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Following the election from New York no different than from Ireland

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Debates between the candidates are on TV in New York, but
neither candidate is campaigning in the state. 
Wow! Election season in America is crazy, but by crazy I mean weird crazy, not exciting crazy. I can't get over how much things have changed since I was last in the country for an election.

I've spent last six weeks in America, upstate New York to be exact. It's the first time I've been in the country during election time since 1990 and the first time for a presidential contest since 1984. {That realization has taken my breath away. I was only once of voting age and in the country for an election for President.}

A lot has changed since '84. I was a student that year and I remember the campaigning on the campus and off the campus in New York. People were pushing their candidate. I remember ads too, particularly Walter Mondale's "Where's the beef?" ad. There is none of that in upstate New York this time.

In upstate NY voters can follow the campaign, but they are not engaged in it. I saw no campaigning for President and there are virtually no television ads for either candidate. The reason for this is clear — it's because the state of New York is not a "battleground state." Let's face it, if New York is "in play" Mitt Romney has won. So neither candidate is spending money on ads in this area.

Still, it's odd that there are no ads for President. It wasn't like that in 1984. It isn't just television (or radio) ads either. There are very few yard signs or bumper stickers or anything associated with the vote for President.
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_____________

Obviously you can follow the campaign, but it's not much different than following the campaign from Ireland. In fact it is just like being in Ireland because everyone in upstate New York is watching what is happening in Ohio and Florida and Iowa and Nevada and anywhere the contest is close. In other words, they're watching what's happening elsewhere because it's not happening where they are.

Of course, people in the area can read about the campaign, follow the candidates closely (and endlessly) on cable news channels, watch the debates, etc just as you can in Ireland. But it's not really participatory democracy.

New Yorkers will vote for the candidate of their choice, but everyone knows that the vote is pretty much meaningless. I don't remember that from 1984, but again I was a student. My memory is that people in New York State were urging voters to choose one of the two candidates (Reagan or Mondale). Today neither candidate makes any effort to woo New York's voters.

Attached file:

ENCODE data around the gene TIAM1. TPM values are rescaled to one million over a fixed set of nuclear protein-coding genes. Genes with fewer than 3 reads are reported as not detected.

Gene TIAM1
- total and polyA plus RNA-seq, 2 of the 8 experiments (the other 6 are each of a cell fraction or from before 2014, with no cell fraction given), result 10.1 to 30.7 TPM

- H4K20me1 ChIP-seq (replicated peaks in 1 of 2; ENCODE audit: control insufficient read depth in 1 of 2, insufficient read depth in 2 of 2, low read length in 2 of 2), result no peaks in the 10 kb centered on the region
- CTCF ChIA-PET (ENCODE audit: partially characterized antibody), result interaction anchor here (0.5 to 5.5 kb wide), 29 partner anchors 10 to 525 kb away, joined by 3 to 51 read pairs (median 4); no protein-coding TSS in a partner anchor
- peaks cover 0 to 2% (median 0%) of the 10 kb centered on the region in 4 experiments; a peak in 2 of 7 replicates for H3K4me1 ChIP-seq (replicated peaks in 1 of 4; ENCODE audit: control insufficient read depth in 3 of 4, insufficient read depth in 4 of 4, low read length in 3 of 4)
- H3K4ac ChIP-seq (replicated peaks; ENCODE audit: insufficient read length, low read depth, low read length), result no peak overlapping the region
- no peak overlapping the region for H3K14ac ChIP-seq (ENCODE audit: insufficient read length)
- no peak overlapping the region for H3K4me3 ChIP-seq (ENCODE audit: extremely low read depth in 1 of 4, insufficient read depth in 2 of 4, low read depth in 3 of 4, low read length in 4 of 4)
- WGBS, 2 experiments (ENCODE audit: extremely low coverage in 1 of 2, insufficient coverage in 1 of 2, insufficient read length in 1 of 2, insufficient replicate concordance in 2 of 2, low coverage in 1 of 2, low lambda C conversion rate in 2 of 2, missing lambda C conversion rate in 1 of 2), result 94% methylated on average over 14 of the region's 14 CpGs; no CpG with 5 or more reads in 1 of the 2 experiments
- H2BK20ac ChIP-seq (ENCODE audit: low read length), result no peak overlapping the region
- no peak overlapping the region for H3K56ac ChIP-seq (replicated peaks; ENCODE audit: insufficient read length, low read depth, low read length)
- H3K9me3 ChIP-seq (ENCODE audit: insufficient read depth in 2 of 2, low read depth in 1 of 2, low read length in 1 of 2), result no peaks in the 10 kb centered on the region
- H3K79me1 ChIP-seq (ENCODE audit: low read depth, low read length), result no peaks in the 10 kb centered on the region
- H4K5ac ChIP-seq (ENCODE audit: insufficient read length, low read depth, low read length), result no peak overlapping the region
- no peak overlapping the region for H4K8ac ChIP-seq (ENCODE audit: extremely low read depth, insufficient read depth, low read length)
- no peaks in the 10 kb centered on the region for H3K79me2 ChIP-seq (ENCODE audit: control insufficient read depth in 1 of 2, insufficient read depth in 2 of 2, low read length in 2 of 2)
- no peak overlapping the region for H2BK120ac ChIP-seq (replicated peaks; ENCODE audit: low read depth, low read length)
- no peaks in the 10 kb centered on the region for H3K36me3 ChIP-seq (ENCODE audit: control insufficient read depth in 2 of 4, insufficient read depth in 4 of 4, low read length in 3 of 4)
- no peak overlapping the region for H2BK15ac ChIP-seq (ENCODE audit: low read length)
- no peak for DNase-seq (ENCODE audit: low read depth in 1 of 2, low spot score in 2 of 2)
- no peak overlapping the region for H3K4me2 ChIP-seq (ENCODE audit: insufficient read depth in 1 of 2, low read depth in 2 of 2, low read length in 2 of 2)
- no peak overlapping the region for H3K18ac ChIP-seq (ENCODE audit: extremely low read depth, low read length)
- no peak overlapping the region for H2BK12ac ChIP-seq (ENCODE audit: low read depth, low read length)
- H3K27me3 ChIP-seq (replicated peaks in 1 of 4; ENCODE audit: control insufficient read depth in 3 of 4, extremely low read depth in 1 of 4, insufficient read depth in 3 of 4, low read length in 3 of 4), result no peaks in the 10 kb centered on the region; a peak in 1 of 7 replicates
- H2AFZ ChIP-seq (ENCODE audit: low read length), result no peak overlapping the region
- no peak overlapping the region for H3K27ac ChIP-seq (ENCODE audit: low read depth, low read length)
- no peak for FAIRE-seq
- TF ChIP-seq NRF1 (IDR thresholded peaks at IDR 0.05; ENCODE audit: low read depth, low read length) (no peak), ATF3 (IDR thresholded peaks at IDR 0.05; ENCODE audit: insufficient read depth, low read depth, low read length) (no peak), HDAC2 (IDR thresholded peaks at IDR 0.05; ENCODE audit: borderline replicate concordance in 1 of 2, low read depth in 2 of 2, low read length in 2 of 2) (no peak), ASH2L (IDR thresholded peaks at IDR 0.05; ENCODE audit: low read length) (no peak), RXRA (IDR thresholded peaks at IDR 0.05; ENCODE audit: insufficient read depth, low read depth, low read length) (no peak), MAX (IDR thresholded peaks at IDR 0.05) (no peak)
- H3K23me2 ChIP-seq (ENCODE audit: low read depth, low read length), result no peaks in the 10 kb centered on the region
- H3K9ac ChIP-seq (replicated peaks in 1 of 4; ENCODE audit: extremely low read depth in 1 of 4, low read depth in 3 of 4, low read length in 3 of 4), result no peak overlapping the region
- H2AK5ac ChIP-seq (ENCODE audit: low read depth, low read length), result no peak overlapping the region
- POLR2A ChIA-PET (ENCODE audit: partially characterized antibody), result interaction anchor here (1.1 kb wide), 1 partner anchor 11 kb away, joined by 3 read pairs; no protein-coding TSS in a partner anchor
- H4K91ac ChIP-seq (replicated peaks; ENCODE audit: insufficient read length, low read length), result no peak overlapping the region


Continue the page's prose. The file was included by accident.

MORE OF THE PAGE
Maybe the people of New York should count themselves lucky based on the political ads I have seen. They're atrocious. I didn't watch a lot of TV, but I couldn't enjoy a baseball game without being assaulted verbally and visually by ads for congressional candidates and the occasional state government candidate. The ads are loud, inane, annoying, but, most of all, insulting. They insult your intelligence. All the candidates are for "jobs" and against cutting medicare. Meaningless, childish nonsense.

Those are the positive ads. The negative ads are far worse. One ad I saw spoke about how the other guy "worked in Manhattan." Oh my! Not that! Another ad mentioned how the candidate is backed by President Obama who got campaign funds from someone who behaved a lot like ... (forbidding music) Bernie Madoff. Again, I shudder.

Actually, it's a total turn-off. I can see why so many people are alienated by politics. I can only imagine what it must be like to be living in Ohio where President Obama and Mitt Romney are spending their hundreds of millions of dollars on ads, positive and negative.

Is any of this new? I don't know, but it's new to me. If it was like this in the 70s and 80s I don't remember. Maybe because there are so many channels there are more political ads? Maybe it's the fact that I'm mostly tuning into the news or sports? Maybe it's because there is a recession and the political money is buying more ad time than it would if the economy was doing better? Maybe it's all of the above; I don't know.

What I do know is we don't get these kinds of ads on Irish television. They're not allowed. Same goes for Britain. Maybe that explains why during Irish elections the resources go on leaflets and posters and door-to-door campaigning. During an election campaign Irish people like to tell you they get fed up with political campaigners calling to the door, but that is far, far better than having to endure the constant barrage of TV ads American campaigns bring.

I would much rather have two people ring my bell every night, endure posters on the lampposts and leaflets through my door than bear the repetitive, ridiculous, repulsive television commercials. I really don't understand how you Americans put up with it.

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